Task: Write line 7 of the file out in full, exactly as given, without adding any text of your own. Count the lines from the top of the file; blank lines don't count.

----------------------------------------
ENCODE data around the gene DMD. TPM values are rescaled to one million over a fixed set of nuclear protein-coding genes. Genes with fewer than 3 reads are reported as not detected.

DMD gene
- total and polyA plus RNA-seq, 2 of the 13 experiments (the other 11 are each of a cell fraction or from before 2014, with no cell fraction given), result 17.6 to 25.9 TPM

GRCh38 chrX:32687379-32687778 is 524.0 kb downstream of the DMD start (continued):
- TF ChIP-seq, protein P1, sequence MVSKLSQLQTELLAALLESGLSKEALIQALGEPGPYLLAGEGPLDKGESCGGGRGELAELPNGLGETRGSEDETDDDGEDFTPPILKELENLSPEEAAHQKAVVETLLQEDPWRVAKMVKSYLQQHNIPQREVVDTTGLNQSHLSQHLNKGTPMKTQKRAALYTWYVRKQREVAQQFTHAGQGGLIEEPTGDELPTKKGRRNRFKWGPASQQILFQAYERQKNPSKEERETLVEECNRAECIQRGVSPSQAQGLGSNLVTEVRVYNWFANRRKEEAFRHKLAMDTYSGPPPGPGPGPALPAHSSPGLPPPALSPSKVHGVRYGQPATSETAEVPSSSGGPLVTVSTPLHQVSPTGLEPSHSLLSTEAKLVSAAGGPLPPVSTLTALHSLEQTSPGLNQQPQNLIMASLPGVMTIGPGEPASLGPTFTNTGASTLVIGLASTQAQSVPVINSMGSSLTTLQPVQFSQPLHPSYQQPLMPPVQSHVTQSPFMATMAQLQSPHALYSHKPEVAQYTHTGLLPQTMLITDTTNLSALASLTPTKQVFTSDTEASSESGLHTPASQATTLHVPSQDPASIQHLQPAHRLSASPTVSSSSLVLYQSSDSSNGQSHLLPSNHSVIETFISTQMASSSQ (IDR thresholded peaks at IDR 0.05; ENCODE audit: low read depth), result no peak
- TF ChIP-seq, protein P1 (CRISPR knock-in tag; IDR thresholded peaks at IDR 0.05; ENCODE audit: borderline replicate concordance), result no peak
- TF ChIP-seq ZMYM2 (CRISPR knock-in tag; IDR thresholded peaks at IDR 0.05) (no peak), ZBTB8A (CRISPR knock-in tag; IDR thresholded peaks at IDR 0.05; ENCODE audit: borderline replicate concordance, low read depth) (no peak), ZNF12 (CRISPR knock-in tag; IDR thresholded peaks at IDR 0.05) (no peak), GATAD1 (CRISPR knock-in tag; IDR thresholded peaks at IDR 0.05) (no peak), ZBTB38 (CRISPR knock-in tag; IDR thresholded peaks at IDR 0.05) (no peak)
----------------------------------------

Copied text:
- TF ChIP-seq ZMYM2 (CRISPR knock-in tag; IDR thresholded peaks at IDR 0.05) (no peak), ZBTB8A (CRISPR knock-in tag; IDR thresholded peaks at IDR 0.05; ENCODE audit: borderline replicate concordance, low read depth) (no peak), ZNF12 (CRISPR knock-in tag; IDR thresholded peaks at IDR 0.05) (no peak), GATAD1 (CRISPR knock-in tag; IDR thresholded peaks at IDR 0.05) (no peak), ZBTB38 (CRISPR knock-in tag; IDR thresholded peaks at IDR 0.05) (no peak)